ARCHITECT Maria Warner Wong has designed countless homes throughout her career, but it was only recently that she finally turned her attention to her own. Being her own client brought its own challenges to the design director and co-founder of Warner Wong Design and WOW Architects. "I try not to be subjective and build according to what the clients want. But for myself, I had no one to listen to, and I had never thought about what I wanted."
That uncertainty dogged her a little, but by the time she was done with her home - a 5,000 sq ft, two-storey house with a basement and an attic at Braddell Heights - it was a meticulously thought out space with equal nods to visual impact and liveability.
Even though her husband Wong Chiu Man is an architect, she single-handedly designed the home, interiors and landscaping, calling the process an "unconscious unpacking of dreams, as it took a long time for our family's wants to come together".
Top on her list was a communal work space for her family. For that purpose, she carved out an open space on the second floor, where an eight-seater table is the focus of the home, rather than the more conventional kitchen or living room.
Rather than position the swimming pool at the back or side of the home which is the norm, the pool is set right next to the driveway. "A pool is a visual treat because it tends to be more looked at than used, so by putting it at the front, it becomes a welcoming feature," she explains.
The living room is where friends and family gather, naturally, so Ms Warner Wong designed a high volume space - also to maximise ventilation and natural light.
The home's front and back boast bespoke 3.6m-high steel doors, while a long bay window with a low glass panel runs along the entire room. Whether they're in the living or dining room, the family always has a view of the lush garden, planted with trees that Ms Warner Wong specially picked for their sculptural form. A patio at the back is where the family have breakfast on weekends.
The double volume space continues into the kitchen, where a solid stainless steel island takes centre stage. Ms Warner Wong is an avid cook, and counts paella as one of her signature dishes. Her younger son also uses the kitchen frequently. "He's only 15, but is definitely on his way to becoming a chef," she says.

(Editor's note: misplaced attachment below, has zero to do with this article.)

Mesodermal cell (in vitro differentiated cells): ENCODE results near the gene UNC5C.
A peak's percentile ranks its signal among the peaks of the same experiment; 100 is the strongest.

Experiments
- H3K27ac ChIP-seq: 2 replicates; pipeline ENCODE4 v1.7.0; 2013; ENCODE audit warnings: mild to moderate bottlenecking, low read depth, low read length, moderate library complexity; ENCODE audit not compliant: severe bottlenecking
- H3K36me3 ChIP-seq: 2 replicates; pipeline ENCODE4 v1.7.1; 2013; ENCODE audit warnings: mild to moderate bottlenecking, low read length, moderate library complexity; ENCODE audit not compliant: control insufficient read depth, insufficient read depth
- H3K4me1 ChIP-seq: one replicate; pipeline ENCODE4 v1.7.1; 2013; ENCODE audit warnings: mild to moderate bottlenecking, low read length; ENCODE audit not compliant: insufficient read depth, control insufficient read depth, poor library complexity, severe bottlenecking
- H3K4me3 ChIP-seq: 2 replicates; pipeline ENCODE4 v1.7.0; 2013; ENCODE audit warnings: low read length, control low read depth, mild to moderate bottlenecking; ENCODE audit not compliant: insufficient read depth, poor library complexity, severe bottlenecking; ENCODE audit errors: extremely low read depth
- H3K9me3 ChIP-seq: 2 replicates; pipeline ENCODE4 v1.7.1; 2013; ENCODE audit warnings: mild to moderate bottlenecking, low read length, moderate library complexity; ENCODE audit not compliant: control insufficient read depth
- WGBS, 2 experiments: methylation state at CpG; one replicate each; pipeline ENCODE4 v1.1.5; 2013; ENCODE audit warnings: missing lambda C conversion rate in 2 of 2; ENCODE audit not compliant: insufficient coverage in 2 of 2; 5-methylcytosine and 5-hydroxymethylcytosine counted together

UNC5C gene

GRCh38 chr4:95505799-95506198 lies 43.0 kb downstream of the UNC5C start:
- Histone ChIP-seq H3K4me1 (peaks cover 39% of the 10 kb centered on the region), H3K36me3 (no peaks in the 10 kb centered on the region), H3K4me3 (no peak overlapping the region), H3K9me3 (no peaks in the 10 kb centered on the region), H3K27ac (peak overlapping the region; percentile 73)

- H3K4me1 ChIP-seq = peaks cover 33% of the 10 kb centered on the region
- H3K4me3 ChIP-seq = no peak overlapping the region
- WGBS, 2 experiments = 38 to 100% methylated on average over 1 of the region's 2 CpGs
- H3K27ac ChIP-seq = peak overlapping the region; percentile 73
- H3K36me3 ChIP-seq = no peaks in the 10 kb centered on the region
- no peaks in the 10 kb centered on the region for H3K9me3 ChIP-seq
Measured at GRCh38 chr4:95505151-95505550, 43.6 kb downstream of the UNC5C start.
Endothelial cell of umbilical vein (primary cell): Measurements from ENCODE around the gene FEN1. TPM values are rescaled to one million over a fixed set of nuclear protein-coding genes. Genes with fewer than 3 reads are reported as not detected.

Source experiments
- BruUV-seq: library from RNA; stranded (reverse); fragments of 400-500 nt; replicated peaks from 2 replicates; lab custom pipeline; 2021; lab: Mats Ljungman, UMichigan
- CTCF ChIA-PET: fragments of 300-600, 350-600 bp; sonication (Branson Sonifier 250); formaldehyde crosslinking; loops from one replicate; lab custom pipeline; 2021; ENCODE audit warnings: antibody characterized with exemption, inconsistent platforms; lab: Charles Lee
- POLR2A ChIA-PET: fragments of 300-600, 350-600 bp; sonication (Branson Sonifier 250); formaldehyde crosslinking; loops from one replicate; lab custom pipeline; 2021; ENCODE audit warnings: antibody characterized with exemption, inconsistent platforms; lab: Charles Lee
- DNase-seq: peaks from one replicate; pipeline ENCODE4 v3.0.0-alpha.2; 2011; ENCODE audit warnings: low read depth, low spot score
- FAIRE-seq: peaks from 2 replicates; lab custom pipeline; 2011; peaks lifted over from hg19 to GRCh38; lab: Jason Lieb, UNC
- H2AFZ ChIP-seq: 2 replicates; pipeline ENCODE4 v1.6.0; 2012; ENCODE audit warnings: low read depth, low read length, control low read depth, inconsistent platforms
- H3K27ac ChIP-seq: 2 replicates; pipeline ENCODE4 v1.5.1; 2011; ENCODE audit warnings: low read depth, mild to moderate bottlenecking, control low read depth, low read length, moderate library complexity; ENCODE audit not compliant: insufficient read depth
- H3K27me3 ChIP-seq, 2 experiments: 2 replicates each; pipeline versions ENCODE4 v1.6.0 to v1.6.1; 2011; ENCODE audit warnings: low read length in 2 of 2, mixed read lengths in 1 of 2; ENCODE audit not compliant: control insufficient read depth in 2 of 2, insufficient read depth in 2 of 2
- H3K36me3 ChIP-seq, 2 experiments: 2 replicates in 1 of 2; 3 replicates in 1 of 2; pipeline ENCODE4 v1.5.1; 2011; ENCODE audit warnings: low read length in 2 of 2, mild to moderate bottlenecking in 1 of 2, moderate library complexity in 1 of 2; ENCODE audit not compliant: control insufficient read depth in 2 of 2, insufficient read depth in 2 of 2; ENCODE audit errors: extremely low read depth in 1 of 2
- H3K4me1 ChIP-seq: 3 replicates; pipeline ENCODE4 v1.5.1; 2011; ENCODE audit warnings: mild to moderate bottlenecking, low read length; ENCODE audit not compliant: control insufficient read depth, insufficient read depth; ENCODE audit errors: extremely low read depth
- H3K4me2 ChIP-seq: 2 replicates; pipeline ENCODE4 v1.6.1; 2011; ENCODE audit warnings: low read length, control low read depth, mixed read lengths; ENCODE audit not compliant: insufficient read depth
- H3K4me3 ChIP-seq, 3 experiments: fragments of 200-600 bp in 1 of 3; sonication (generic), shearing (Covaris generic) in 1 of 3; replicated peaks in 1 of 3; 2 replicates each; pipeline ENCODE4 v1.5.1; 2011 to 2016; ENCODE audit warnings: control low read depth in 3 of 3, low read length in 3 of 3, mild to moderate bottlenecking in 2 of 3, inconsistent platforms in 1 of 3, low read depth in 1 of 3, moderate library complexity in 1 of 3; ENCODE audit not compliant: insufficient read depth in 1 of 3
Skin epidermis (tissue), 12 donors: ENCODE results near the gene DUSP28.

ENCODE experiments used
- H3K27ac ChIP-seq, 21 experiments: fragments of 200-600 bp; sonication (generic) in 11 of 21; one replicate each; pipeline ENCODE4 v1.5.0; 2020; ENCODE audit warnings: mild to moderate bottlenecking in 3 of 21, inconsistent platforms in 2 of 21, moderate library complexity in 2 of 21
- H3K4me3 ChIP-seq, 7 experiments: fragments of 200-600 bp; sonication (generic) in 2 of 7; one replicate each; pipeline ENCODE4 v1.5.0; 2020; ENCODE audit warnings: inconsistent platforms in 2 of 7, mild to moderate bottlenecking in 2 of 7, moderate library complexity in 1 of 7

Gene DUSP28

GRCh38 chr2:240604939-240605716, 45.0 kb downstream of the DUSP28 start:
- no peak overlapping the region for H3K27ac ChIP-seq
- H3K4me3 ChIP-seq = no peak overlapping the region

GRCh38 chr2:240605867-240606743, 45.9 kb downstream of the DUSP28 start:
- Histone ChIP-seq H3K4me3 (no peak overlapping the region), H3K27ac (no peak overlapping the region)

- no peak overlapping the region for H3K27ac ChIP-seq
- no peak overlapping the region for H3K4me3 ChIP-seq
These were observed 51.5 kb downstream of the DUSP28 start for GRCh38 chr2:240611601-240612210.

The high ceiling not only makes the kitchen feel more spacious, but it also means that kitchen cabinets hang from the top, rather than take up precious floor space. "Every millimetre of space in the kitchen is for storage."
She planned for each floor to have different materials and colour palettes. The first floor is grey from the concrete walls. On the second floor, teak is most widely used.
Apart from the workspace, this level also houses her two sons' bedrooms on one side, and another guest room on the other. The room doubles as Ms Warner Wong's study, which she affectionately calls her "nest".
The couple have their own area in the attic. But to give it an airy and lighter feel, oak flooring is used.
Part of the attic space is the couple's bedroom, which looks out onto a lily pond. "I've always dreamt of waking up to a lily pond, so I had this made," says Ms Warner Wong. The spot, which overlooks the neighbour, is also great to catch the sunset.
Mr Wong's study is in this room too, but he looks out onto a lone tree. "He wanted a tree, and this is his solitary space," says his wife.
On the other end of the attic, is the bathroom and walk-in wardrobe, with a secret passageway that connects to the bedroom.
Ms Warner Wong describes her home as "a house of rediscovered memories", as many of the items have been in her family for a long time. "Lots of stuff were kept, and now I get to unpack them," she says.
Among the items include her collection of pre-Columbian artworks, some of which are about 1,800 years old in a cabinet in her study. It sounds like an odd place, but she explains that it's to protect them from the sunlight, which causes paintings to deteriorate.
Near the pool is a screen made of brass and glass beads. When the evening sun falls on the screen, the area is lit up by the glass beads. "This screen that was made in 1963 came from the Trousdale Estate in Beverly Hills. I found it in an antique store and shipped back several pieces, which I later put together," she says.
She is especially fond of "anything that comes from a tree", as seen from several leaf sculptures on a side table, jars filled with rubber seeds and dried lotus pods in the bathroom.
She also loves bronze, as seen in the bronze panelling for her bespoke doors, on the legs of the bespoke dining table, and even a bronze sink. She is designing a hanging light for the staircase, naturally in bronze. "It is a rich colour, it changes over time and it is not so shiny. Actually, I should have been born in the Bronze Age," jokes Ms Warner Wong, who is originally from Mexico.
After living in Singapore for 22 years, six months of planning and 22 months of construction, Ms Warner Wong has a home of her own here. "You can tell how happy I am, right," she says, flashing a wide smile.